This is joint work with Aliaksandr Hubin (Norwegian Computing Center) and Florian Frommlet (CEMSIIS, Medical University of Vienna)
4/12 - Moritz Schauer, Chalmers/GU: Smoothing and inference for high dimensional diffusions
Abstract: Suppose we discretely observe a diffusion process and we wish to estimate parameters appearing in either the drift coefficient or the diffusion coefficient. We derive a representation of the conditional distribution given observations as change of measure to be embedded as a step in a Monte-Carlo procedure to estimate those parameters. The technique is based on solving the reverse time filtering problem for a linear approximation of the diffusion and a change of measure to correct for the difference between the linear approximation and the true smoothed process.
We apply this to the problem of tracking convective cloud systems from satellite data with low time resolution.
11/12 - Johannes Borgqvist, Chalmers/GU: The polarising world of Cdc42: the derivation and analysis of a quantitative reaction diffusion model of cell polarisation
Abstract: A key regulator of cell polarisation in organisms ranging from yeast to higher mammals is the Cell division control protein 42 homolog, Cdc42. It is a GTPase of the Rho family which determines the site of the pole by a combination of reactions (i.e. activation and deactivation) and diffusion in the cell. A study in yeast showed that with high age, the Cdc42 pathway loses its function which prevents replicative ageing. Moreover, Cdc42 activity is involved in both ageing and rejuvenation of hematopoietic stem cells which illustrates the importance of Cdc42 in the ageing process of numerous organisms. Experimentally, the challenge is that the concentration profile of Cdc42 is not uniform. Thus, accounting for spatial inhomogeneities is crucial when data is collected, but these experiments are hard to conduct. Similarly, the problem with the numerous mathematical models is that they do not account for cell geometry. Consequently, they do not provide a realistic description of the polarisation process mediated by Cdc42.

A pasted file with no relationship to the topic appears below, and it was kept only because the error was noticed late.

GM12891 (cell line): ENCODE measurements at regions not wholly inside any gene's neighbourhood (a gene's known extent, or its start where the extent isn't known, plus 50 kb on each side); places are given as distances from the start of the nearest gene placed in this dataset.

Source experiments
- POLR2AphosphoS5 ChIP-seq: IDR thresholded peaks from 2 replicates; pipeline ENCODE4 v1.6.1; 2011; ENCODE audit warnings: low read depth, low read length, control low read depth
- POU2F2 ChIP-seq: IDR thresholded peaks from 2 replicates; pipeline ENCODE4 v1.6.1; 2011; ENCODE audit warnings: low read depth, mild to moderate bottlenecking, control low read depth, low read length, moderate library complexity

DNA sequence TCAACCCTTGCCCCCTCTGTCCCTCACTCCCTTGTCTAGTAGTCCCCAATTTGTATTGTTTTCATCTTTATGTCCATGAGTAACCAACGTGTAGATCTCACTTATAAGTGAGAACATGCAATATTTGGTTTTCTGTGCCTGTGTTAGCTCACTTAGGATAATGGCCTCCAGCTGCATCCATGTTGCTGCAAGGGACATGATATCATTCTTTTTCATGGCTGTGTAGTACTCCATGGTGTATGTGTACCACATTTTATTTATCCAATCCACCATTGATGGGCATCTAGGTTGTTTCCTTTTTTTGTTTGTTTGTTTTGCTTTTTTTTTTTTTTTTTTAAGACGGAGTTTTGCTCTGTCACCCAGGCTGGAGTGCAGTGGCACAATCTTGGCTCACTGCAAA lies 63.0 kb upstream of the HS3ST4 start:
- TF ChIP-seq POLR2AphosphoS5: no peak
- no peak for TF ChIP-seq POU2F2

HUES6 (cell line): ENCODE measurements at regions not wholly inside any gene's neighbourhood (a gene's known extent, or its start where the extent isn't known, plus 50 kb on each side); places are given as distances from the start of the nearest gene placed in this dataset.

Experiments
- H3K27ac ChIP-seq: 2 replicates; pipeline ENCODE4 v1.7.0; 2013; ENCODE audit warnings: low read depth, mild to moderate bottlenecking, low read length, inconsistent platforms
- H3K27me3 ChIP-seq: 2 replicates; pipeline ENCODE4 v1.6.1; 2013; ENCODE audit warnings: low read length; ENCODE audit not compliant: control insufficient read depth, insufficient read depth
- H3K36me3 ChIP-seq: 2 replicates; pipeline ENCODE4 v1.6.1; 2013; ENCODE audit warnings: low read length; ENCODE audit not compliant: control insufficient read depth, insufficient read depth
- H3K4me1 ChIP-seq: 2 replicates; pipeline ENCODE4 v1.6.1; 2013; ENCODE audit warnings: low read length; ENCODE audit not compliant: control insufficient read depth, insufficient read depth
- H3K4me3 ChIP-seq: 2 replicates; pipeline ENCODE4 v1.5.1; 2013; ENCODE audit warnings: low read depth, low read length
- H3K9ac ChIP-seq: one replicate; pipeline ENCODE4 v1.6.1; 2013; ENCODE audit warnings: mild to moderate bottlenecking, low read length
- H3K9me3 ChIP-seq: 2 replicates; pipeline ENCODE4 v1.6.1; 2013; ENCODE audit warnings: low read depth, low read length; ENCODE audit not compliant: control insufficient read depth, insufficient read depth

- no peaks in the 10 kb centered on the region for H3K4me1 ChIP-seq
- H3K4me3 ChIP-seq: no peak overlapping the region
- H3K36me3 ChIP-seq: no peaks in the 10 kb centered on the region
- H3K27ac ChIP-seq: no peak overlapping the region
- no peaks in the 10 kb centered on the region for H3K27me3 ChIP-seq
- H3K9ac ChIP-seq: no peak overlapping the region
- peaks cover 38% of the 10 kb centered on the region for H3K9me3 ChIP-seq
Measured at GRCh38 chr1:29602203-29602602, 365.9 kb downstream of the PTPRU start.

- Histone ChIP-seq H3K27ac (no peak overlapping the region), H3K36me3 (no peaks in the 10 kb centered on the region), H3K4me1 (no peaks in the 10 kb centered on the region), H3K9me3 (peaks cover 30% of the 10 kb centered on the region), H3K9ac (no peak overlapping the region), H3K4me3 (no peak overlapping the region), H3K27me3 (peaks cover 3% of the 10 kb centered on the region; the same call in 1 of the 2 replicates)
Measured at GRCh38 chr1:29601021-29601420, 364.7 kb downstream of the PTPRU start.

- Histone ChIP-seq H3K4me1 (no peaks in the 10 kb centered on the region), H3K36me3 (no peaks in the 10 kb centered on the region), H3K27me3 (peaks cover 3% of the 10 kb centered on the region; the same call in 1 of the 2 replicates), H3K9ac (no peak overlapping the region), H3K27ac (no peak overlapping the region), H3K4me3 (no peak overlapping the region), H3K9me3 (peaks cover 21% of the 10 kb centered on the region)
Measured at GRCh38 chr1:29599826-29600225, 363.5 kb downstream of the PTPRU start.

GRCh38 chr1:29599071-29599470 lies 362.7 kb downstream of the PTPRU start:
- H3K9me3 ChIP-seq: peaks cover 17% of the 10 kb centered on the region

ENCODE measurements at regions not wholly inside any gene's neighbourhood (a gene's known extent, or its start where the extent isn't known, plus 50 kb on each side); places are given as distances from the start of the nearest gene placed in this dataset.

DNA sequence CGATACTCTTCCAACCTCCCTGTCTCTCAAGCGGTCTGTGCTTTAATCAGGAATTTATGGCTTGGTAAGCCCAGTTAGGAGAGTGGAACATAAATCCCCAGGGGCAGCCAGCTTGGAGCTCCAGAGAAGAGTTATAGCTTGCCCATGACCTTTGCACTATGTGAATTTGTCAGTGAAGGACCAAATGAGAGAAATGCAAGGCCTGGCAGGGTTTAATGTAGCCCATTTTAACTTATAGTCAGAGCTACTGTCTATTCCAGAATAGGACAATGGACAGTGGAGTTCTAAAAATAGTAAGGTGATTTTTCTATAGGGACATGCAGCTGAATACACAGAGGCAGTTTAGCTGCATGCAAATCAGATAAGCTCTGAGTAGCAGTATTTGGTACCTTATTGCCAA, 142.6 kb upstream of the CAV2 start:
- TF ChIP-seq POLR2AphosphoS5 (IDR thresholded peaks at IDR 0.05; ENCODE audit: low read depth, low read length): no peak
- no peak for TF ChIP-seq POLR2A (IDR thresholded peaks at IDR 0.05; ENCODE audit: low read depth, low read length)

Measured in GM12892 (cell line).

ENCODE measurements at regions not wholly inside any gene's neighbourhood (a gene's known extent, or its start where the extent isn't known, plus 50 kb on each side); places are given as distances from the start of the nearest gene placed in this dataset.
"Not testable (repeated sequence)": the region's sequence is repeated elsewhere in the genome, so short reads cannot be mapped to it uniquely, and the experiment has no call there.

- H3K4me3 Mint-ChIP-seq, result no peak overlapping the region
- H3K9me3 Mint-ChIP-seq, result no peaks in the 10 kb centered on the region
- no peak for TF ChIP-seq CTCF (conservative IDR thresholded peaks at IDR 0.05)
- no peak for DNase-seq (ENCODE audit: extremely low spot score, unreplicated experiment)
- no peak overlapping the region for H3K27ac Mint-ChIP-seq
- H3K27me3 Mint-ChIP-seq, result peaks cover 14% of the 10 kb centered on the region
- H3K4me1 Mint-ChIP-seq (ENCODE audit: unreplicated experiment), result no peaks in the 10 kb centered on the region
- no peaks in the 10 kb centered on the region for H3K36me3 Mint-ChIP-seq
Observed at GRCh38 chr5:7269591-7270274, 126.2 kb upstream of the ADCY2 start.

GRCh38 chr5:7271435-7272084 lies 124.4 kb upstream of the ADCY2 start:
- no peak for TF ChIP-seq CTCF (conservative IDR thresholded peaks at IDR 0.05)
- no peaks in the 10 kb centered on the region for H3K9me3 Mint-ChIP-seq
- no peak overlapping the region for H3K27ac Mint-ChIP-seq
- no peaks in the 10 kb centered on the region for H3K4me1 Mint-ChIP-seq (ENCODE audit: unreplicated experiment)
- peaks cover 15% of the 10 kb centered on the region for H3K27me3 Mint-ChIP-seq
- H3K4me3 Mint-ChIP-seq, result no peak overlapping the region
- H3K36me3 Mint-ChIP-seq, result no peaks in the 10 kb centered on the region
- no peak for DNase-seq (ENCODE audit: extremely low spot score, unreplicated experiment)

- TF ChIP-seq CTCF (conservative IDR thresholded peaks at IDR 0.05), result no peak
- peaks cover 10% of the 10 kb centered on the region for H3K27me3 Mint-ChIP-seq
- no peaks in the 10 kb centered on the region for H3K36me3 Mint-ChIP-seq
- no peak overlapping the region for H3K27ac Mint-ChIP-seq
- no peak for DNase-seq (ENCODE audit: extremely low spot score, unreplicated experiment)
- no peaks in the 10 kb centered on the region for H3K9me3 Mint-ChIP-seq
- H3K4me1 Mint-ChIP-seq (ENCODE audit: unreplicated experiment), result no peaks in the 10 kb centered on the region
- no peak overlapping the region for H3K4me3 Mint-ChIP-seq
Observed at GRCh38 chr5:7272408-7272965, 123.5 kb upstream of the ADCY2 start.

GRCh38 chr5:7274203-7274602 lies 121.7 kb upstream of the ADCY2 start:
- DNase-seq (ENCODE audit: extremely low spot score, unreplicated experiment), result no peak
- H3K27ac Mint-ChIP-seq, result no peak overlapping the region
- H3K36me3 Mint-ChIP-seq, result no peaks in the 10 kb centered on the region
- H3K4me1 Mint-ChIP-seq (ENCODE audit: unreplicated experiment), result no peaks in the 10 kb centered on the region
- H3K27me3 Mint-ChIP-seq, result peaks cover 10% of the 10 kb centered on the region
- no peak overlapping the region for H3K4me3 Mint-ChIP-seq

In this project, we develop a quantifiable model of cell polarisation accounting for the morphology of the cell. The model consists of a coupled system of PDEs, more specifically Reaction Diffusion equations, with two spatial domains: the cytosol and the cell membrane. In this setting, we prove sufficient conditions for pattern formation. Using a “Finite Element”-based numerical scheme, we simulate cell polarisation for these two domains. Further, we illustrate the impact of the parameters on the patterns that emerge and we estimate the time until polarization. Using this work as a starting point, it is possible to integrate data into the theoretical description of the process to deeper understand cell polarisation mechanistically.